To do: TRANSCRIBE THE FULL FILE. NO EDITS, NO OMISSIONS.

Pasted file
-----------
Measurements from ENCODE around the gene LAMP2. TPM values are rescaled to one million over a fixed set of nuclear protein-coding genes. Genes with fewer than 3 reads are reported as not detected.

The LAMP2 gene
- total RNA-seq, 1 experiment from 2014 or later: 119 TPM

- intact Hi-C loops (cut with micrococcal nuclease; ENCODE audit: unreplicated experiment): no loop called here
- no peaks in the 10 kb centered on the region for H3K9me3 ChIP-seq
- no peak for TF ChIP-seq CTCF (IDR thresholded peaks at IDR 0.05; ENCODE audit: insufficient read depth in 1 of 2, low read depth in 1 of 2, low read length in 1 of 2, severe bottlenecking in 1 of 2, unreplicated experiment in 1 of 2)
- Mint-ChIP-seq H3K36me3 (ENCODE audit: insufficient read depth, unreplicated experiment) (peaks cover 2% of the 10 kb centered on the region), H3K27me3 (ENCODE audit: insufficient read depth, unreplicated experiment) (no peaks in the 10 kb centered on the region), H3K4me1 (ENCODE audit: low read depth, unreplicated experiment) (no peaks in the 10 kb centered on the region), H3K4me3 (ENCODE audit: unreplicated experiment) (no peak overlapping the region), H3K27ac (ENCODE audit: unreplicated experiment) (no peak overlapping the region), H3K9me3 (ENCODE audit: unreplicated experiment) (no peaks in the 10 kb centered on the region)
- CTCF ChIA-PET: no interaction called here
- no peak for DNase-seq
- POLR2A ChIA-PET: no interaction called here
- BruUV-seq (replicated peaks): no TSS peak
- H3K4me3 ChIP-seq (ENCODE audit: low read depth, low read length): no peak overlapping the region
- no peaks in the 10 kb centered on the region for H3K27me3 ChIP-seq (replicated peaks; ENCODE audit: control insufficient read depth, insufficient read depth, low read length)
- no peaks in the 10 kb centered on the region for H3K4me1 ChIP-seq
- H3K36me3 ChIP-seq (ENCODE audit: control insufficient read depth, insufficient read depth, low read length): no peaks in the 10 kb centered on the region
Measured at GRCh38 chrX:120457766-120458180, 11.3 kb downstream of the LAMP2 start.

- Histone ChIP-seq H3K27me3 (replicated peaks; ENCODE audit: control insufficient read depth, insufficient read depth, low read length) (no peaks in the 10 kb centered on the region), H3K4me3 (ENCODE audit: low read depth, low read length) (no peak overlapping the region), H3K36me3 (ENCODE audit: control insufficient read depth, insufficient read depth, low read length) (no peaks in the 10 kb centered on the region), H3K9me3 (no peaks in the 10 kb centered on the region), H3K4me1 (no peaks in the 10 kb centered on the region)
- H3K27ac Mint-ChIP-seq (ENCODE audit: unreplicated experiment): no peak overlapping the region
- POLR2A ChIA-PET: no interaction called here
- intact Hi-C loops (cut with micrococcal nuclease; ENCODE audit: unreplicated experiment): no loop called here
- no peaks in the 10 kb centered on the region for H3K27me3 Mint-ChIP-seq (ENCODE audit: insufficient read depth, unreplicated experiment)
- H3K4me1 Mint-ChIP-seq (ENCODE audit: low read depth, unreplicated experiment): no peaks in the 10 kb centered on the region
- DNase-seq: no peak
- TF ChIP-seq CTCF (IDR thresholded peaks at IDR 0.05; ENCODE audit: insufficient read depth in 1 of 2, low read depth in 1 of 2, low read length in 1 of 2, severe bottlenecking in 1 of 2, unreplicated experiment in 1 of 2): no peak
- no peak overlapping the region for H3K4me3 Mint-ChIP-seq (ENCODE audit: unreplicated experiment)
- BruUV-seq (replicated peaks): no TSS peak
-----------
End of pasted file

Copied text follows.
Measurements from ENCODE around the gene LAMP2. TPM values are rescaled to one million over a fixed set of nuclear protein-coding genes. Genes with fewer than 3 reads are reported as not detected.

The LAMP2 gene
- total RNA-seq, 1 experiment from 2014 or later: 119 TPM

- intact Hi-C loops (cut with micrococcal nuclease; ENCODE audit: unreplicated experiment): no loop called here
- no peaks in the 10 kb centered on the region for H3K9me3 ChIP-seq
- no peak for TF ChIP-seq CTCF (IDR thresholded peaks at IDR 0.05; ENCODE audit: insufficient read depth in 1 of 2, low read depth in 1 of 2, low read length in 1 of 2, severe bottlenecking in 1 of 2, unreplicated experiment in 1 of 2)
- Mint-ChIP-seq H3K36me3 (ENCODE audit: insufficient read depth, unreplicated experiment) (peaks cover 2% of the 10 kb centered on the region), H3K27me3 (ENCODE audit: insufficient read depth, unreplicated experiment) (no peaks in the 10 kb centered on the region), H3K4me1 (ENCODE audit: low read depth, unreplicated experiment) (no peaks in the 10 kb centered on the region), H3K4me3 (ENCODE audit: unreplicated experiment) (no peak overlapping the region), H3K27ac (ENCODE audit: unreplicated experiment) (no peak overlapping the region), H3K9me3 (ENCODE audit: unreplicated experiment) (no peaks in the 10 kb centered on the region)
- CTCF ChIA-PET: no interaction called here
- no peak for DNase-seq
- POLR2A ChIA-PET: no interaction called here
- BruUV-seq (replicated peaks): no TSS peak
- H3K4me3 ChIP-seq (ENCODE audit: low read depth, low read length): no peak overlapping the region
- no peaks in the 10 kb centered on the region for H3K27me3 ChIP-seq (replicated peaks; ENCODE audit: control insufficient read depth, insufficient read depth, low read length)
- no peaks in the 10 kb centered on the region for H3K4me1 ChIP-seq
- H3K36me3 ChIP-seq (ENCODE audit: control insufficient read depth, insufficient read depth, low read length): no peaks in the 10 kb centered on the region
Measured at GRCh38 chrX:120457766-120458180, 11.3 kb downstream of the LAMP2 start.

- Histone ChIP-seq H3K27me3 (replicated peaks; ENCODE audit: control insufficient read depth, insufficient read depth, low read length) (no peaks in the 10 kb centered on the region), H3K4me3 (ENCODE audit: low read depth, low read length) (no peak overlapping the region), H3K36me3 (ENCODE audit: control insufficient read depth, insufficient read depth, low read length) (no peaks in the 10 kb centered on the region), H3K9me3 (no peaks in the 10 kb centered on the region), H3K4me1 (no peaks in the 10 kb centered on the region)
- H3K27ac Mint-ChIP-seq (ENCODE audit: unreplicated experiment): no peak overlapping the region
- POLR2A ChIA-PET: no interaction called here
- intact Hi-C loops (cut with micrococcal nuclease; ENCODE audit: unreplicated experiment): no loop called here
- no peaks in the 10 kb centered on the region for H3K27me3 Mint-ChIP-seq (ENCODE audit: insufficient read depth, unreplicated experiment)
- H3K4me1 Mint-ChIP-seq (ENCODE audit: low read depth, unreplicated experiment): no peaks in the 10 kb centered on the region
- DNase-seq: no peak
- TF ChIP-seq CTCF (IDR thresholded peaks at IDR 0.05; ENCODE audit: insufficient read depth in 1 of 2, low read depth in 1 of 2, low read length in 1 of 2, severe bottlenecking in 1 of 2, unreplicated experiment in 1 of 2): no peak
- no peak overlapping the region for H3K4me3 Mint-ChIP-seq (ENCODE audit: unreplicated experiment)
- BruUV-seq (replicated peaks): no TSS peak